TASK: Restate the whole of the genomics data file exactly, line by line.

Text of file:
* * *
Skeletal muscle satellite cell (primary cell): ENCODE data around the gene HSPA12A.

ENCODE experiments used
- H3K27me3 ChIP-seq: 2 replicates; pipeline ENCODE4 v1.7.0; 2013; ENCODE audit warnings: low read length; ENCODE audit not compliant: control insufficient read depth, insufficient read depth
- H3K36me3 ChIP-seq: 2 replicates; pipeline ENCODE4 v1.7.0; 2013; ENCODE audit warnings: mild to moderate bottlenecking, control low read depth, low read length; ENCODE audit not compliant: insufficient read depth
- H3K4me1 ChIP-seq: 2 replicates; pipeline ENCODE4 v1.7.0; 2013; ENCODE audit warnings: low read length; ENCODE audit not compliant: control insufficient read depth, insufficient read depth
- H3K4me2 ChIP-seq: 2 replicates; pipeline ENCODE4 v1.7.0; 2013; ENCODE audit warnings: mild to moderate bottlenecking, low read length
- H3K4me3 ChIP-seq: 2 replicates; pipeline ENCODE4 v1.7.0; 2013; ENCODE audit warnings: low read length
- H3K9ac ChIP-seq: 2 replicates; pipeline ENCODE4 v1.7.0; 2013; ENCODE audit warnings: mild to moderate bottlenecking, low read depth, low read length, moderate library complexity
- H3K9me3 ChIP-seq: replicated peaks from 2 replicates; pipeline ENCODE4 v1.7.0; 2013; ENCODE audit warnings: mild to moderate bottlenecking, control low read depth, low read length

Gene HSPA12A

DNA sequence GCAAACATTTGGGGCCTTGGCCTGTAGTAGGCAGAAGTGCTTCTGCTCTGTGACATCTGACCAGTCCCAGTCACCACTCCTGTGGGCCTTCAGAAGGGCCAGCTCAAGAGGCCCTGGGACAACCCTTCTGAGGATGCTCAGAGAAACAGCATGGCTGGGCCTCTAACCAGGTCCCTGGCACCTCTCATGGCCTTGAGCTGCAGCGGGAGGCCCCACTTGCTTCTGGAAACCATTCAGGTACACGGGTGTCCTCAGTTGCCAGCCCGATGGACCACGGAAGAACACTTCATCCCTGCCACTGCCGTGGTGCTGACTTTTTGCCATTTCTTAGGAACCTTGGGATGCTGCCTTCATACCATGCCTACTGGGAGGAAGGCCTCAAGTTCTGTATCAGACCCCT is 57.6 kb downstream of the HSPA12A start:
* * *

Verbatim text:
Skeletal muscle satellite cell (primary cell): ENCODE data around the gene HSPA12A.

ENCODE experiments used
- H3K27me3 ChIP-seq: 2 replicates; pipeline ENCODE4 v1.7.0; 2013; ENCODE audit warnings: low read length; ENCODE audit not compliant: control insufficient read depth, insufficient read depth
- H3K36me3 ChIP-seq: 2 replicates; pipeline ENCODE4 v1.7.0; 2013; ENCODE audit warnings: mild to moderate bottlenecking, control low read depth, low read length; ENCODE audit not compliant: insufficient read depth
- H3K4me1 ChIP-seq: 2 replicates; pipeline ENCODE4 v1.7.0; 2013; ENCODE audit warnings: low read length; ENCODE audit not compliant: control insufficient read depth, insufficient read depth
- H3K4me2 ChIP-seq: 2 replicates; pipeline ENCODE4 v1.7.0; 2013; ENCODE audit warnings: mild to moderate bottlenecking, low read length
- H3K4me3 ChIP-seq: 2 replicates; pipeline ENCODE4 v1.7.0; 2013; ENCODE audit warnings: low read length
- H3K9ac ChIP-seq: 2 replicates; pipeline ENCODE4 v1.7.0; 2013; ENCODE audit warnings: mild to moderate bottlenecking, low read depth, low read length, moderate library complexity
- H3K9me3 ChIP-seq: replicated peaks from 2 replicates; pipeline ENCODE4 v1.7.0; 2013; ENCODE audit warnings: mild to moderate bottlenecking, control low read depth, low read length

Gene HSPA12A

DNA sequence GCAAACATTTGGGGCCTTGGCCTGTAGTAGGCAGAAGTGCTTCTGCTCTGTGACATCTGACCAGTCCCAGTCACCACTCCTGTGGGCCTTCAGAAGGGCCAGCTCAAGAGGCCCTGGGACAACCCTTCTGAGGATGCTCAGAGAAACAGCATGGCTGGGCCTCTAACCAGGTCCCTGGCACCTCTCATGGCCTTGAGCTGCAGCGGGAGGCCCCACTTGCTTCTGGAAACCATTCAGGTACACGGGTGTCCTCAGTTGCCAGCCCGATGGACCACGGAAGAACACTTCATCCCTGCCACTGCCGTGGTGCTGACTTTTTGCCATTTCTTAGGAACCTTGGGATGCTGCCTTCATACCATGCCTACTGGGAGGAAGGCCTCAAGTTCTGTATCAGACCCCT is 57.6 kb downstream of the HSPA12A start: